Second, and perhaps more topical to most of the readers of this blog, consider the massive raid on the Treasury that the Supreme Court just blessed in Home Concrete and ask yourself why these taxpayers deserve better than the IRS is forcing on minnow taxpayers in the OVDP and OVDI programs all because of some technical legal mumbo jumbo where the taxpayers in the tax shelters clearly intended a massive raid on the Treasury.  As I have said before, it is only the worst of the bunch that get the real benefits of OVDP and OVDI.  Yet, proportionately, the guys who get treated the worst are the minnows, often with little if any culpability.  And, to return to Home Concrete, proportionately the guys who got treated the best are these taxpayers intentionally raiding treasury in very large amounts, for which all of the minnows in the country are punished with higher taxes (or perhaps debt).


  1. I wish I had been the first forbes contributor to post on Home Concrete, but I stayed up late and got this in

    Those deals were really offensive to me as a CPA because they seemed to be based on one-sided entries. I hope the Service does go after them on the unlimited statute.

  2. Having read the decision, I think this was the right answer on statutory interpretation (the words lead one to a 3 year statute), but wrong result on the merits (my dog knows that 3 years is not enough time to discover, audit and prosecute basis inflation shelters). Yet another example of hard cases making bad law.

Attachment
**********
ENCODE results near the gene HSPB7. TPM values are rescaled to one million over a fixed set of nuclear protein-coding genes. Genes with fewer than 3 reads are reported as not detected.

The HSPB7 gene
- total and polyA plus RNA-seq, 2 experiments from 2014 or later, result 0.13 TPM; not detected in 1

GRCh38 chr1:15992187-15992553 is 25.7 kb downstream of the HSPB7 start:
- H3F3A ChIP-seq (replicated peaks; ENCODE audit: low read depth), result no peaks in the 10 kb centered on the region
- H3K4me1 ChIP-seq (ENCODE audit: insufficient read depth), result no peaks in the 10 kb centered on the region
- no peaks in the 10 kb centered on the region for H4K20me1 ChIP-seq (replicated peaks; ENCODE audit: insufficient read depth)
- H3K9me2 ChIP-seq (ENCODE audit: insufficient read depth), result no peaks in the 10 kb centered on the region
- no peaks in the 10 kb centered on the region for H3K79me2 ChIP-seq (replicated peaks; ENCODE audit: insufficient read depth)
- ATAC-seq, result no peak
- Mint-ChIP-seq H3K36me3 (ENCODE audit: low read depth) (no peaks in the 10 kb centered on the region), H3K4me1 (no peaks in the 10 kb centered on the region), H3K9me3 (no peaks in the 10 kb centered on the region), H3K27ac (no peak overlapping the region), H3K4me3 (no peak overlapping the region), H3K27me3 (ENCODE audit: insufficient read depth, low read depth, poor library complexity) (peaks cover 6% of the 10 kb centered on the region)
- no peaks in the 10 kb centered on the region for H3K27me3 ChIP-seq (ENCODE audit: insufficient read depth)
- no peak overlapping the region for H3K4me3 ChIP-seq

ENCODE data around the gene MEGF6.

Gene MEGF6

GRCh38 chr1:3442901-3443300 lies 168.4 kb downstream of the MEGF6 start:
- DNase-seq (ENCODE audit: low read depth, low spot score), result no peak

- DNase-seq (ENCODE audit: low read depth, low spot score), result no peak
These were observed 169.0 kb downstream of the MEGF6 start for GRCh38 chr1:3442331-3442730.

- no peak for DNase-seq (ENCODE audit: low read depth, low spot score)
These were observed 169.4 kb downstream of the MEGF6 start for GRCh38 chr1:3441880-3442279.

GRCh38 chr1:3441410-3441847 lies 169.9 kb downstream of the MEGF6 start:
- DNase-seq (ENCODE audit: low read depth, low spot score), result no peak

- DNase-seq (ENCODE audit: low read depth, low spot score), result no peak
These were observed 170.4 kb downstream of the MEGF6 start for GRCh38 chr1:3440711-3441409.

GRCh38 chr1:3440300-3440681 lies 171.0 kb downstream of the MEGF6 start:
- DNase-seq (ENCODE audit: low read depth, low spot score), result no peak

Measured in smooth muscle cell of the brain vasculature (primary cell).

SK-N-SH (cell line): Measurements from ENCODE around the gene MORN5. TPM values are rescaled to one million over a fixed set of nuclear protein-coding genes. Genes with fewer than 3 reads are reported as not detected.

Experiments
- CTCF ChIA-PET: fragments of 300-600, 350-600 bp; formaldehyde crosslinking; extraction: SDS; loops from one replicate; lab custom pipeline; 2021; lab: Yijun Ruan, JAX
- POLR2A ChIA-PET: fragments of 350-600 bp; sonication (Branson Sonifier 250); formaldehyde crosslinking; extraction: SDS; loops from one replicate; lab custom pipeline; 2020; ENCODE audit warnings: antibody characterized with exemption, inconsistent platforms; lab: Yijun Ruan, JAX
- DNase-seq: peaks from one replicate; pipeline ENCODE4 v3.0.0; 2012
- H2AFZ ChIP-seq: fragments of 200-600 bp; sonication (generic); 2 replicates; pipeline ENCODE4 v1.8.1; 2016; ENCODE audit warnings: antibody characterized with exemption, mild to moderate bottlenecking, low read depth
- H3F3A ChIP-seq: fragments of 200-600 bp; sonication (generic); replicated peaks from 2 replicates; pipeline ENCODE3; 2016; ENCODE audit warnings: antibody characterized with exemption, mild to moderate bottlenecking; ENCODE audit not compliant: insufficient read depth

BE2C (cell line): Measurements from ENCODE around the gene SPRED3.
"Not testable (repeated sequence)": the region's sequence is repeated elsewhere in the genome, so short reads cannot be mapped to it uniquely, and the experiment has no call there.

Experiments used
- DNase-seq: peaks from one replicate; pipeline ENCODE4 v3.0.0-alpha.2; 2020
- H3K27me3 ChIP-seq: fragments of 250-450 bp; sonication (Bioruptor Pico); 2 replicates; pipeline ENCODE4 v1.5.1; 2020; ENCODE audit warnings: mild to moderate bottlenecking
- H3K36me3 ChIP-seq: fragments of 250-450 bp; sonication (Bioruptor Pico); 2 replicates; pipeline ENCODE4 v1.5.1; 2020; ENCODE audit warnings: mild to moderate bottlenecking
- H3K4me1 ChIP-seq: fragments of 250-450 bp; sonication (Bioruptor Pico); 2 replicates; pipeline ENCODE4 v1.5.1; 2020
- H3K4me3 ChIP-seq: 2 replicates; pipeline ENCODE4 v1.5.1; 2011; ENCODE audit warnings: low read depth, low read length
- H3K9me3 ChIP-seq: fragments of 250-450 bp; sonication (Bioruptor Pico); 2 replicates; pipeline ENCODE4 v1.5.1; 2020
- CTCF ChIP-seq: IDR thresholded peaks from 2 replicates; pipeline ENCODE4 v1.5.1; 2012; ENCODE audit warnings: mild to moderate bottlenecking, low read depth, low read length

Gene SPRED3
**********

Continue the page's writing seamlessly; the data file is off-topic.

To Jack's point, the IRC is totally biased in favor of those who can pay a lot for aggressive tax advise. The IRS is outgunned and outmanned, and the Supreme Court continues to sink the ship of state by poking increasingly larger holes in the keel.

    This is a multi-billion loss for Treasury. Jack is right that a condition of any of these ridiculous shelter opinions is a representation to the opinion writer, a representation prepared by the opinion writer with an eye, and perhaps a nod, to his or her insurer, that there was a "profit motive" independent of tax savings considerations for the transaction. Hell, one wouldn't do the deal if that were true!